Large Black Pig Standards
1. Solid Black snout to tail
2. Large lop ears covering the eyes
3. Long strait face and snout
4. Long deep bodies
Wolfe Mountain Farms
These pigs should be easily identified. They are a huge black pigs. The Large Black Hog Association, while still in it’s infancy compared to other breeds, is making great progress in protecting this breed from extinction. For those looking into pastured pig production, this is a fantanstic breed. They may be a little difficult to come by, but most good things require a little effort.
Picture by: Wolfe Mountain Farms
During the early part of the present century a strain of hogs whose color markings resembled to a great extent the red and white markings of Hereford cattle was developed by Mr. R.U. Weber of LaPlata, MO. Little is known of his exact matings, hence his progress was extremely slow.
About twenty years later (1902 to 1925) a group of hog breeders in Iowa and Nebraska by cooperative effort and under the leadership of Mr. John Schulte of Norway, IA, developed a strain of swine they, too named Herefords.
These men had definite goals in mind as to type, color, conformation, superior feeding qualities and other favorable characteristics to develop in their foundation stock. Both Duroc and Poland China blood lines were used to a considerable extent in a judicious program of crossing, inbreeding, interbreeding, and selecting to develop superior foundation breeding stock.
In 1934, sponsored by the Polled Hereford Cattle Registry Association located in Des Moines, Iowa, the National Hereford Hog Record Association was organized. About one hundred selected animals from the herds of Mr. John Schulte of Norway, Iowa; Mr. A.J. Way of New Sharon, Iowa; Mr. Henry Weimers; of Diller, Nebraska; G.P. Rue of Nickerson, Nebraska; and P.W. Mitchell of Van Meter, Iowa; were selected as foundation stock for original registry.
Inquiries come to the Record Office every day from new and prospective breeders, from Vocational Ag. Departments of schools and old breeders as to where breeding stock can be secured.
The life blood of our Hereford Breed of hogs is its breeders. Breeders progress and prosperity depend on the kind of hogs raised.
Color Description Updated:
To be eligible for registration they must have 2/3 white face and 2/3 red body. They can not have any white beyond the middle of the shoulders and over the back. They can not have any belt. They must have at least 3 white legs 1 inch high and must go all the way around the leg.
Information from National Hereford Hog Association
Picture from Prairie State Semen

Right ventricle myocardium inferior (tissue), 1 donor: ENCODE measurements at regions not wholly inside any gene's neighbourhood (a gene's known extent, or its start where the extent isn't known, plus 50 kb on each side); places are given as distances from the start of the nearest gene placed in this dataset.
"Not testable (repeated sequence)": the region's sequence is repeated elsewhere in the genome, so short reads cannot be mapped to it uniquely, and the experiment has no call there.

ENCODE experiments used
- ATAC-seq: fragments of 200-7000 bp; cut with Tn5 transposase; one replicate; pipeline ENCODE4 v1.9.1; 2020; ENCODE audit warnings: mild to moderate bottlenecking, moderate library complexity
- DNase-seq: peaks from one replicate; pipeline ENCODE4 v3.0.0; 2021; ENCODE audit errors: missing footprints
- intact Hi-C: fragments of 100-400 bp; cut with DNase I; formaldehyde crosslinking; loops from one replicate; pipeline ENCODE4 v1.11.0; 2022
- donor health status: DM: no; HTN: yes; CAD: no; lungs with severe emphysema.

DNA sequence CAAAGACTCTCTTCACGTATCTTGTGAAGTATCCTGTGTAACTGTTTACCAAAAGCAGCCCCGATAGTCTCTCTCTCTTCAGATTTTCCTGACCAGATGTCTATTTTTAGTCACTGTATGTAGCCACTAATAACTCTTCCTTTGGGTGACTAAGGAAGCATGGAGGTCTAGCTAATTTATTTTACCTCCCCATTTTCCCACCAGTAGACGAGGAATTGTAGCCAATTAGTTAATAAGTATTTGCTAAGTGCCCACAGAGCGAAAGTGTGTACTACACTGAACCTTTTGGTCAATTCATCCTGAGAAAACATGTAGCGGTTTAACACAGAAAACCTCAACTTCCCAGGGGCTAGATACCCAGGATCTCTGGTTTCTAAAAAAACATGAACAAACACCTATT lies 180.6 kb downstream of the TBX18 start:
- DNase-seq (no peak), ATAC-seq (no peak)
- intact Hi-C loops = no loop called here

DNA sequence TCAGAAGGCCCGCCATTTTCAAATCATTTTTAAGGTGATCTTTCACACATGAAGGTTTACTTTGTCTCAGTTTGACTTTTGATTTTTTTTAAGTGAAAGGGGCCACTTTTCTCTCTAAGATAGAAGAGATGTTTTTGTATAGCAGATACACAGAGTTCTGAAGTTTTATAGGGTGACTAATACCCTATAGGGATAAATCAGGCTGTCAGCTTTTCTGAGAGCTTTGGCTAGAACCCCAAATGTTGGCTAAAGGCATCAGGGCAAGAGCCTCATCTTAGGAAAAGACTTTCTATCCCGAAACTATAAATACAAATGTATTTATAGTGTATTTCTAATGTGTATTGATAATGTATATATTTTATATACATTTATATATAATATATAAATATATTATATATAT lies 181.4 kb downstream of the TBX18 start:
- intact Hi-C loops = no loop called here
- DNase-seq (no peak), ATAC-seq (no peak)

Poland China’s are sort of a mystery pig. While the breed can be traced back to a few Ohio counties, it is not known exactly which breeds influenced the creation of the Poland China. Pigs during this era needed to be large and travel easy to get themselves to market.
Poland Chinas fit the bill perfectly.
Poland China Breed Standards:
1: Must be black with six white points (face, feet and switch) with an occasional splash of white on the body. A hog may not possess more than one (1) solid black leg and be determined as a Poland China.
2: Must have ears down (floppy)
3: Must not have evidence of a belt formation.
4: Can not have red or sandy hair / and or pigment.
This PSSS boar (Bravo 2-10) has all the correct markings of a Poland China pig. All 4 feet are white, white on his face, and white on the tip of the tail. The CPS registry allows tail docking, so don’t be alarmed if you see a Poland China that has a stubby black tail. It is common practice for confinement operations to dock tails in order to discourage biting when piglets get bored. Pay special attention to the ears on this breed. The Berkshire, we’ll see them soon, has the same markings, but they have erect ears. Poland Chinas have floppy ears.
Don’t confuse the two, they are definitely different breeds.
Picture by Prairie State Semen
Chester Whites are classified as Heritage Hogs and are known for superior mothering abilities, durability, and soundness.
Chester White Breed Standards:
1: Must be completely white
2: Possesses a dished face
3: has medium fall floppy ears
4: has a full thick coat
You can see in the image that the Chester White’s ears do not lay fully flat over the eyes. Also the Chester White is typically a more pure white hog when compared to Yorkshires and Landrace. Chester Whites have been preferred by packing houses for their superior muscle and white skin which dresses out to a light pink. The Chester White is
known as a Heritage Breed.
Picture by Prairie State Semen
Landrace are white in color. Their ears droop and slant forward with its top edges nearly parallel to the bridge of a straight nose. Landrace, which are noted for their ability to farrow and raise large litters, are the fifth most recorded breed of swine in the United States.
Landrace Breed Markings and Registration Requirements